If a carbohydrate source (such as pasta) has very little fiber content, then virtually all of its listed carbohydrate content will be insulin-stimulating carbohydrate. On the other hand, if a carbohydrate source is rich in fiber (such as broccoli), then its insulin-stimulating carbohydrate content will be significantly reduced. This means that more volume of fiber-rich carbohydrate source must be consumed to have the same impact on insulin secretion as a much smaller volume of low-fiber content carbohydrate (see Table 1).

Table 1. Amounts of Insulin-Stimulating Carbohydrates in Various Food Volumes


 

 

Food

Volume

Total Carbs (g)

Fiber (g)

Insulin-stimulating carbs (g)

Pasta

1 cup

40

2

38

Apple

1 medium

20

4

16

Broccoli

1 cup

7

4

3


You can quickly see that you would have to eat a tremendous volume of broccoli (approximately 12 cups) to have the same impact on insulin as eating a relatively small amount of cooked pasta. This is why starches and grains are considered high-density carbohydrates, whereas fruits are medium-density carbohydrates, and vegetables are low-density carbohydrates. The Zone Diet relies heavily on low-density carbohydrates, so large volumes of food must be consumed in order to have an appreciable impact on insulin. This is also why high-density carbohydrates are used in moderation on the Zone Diet because very small volumes can stimulate excess insulin production.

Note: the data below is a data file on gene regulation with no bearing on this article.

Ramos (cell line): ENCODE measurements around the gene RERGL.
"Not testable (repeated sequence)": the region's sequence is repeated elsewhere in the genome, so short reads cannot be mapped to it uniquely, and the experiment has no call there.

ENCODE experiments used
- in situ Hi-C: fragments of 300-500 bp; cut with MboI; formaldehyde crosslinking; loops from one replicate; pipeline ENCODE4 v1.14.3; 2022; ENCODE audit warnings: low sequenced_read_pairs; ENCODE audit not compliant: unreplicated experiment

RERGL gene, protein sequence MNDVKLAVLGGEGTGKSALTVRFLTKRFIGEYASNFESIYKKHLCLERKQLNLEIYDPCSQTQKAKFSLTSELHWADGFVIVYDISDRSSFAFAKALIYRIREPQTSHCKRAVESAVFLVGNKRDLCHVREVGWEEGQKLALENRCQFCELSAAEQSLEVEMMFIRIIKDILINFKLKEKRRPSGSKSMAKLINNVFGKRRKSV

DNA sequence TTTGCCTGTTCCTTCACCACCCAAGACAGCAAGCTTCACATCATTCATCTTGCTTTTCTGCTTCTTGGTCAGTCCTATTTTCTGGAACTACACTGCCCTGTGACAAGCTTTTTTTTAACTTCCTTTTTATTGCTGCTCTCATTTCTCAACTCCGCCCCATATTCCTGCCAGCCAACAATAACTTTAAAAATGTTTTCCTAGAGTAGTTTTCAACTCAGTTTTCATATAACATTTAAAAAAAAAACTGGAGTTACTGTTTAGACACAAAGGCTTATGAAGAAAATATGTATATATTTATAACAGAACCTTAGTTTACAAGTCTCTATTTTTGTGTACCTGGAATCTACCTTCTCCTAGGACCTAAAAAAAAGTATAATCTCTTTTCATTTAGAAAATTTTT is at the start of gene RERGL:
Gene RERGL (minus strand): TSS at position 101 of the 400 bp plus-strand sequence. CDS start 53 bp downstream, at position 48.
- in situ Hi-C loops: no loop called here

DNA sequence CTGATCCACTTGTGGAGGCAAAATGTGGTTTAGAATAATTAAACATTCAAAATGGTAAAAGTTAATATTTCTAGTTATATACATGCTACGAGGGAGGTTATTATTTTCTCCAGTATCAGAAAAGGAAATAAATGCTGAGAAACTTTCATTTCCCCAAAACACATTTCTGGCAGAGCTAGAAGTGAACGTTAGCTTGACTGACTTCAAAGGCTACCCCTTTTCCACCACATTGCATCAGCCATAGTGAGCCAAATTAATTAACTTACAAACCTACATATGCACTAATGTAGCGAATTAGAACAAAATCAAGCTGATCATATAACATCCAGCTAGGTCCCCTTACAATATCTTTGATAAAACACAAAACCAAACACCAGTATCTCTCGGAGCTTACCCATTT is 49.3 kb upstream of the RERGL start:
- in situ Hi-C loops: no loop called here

ZONE BLOCKS OF CARBOHYDRATE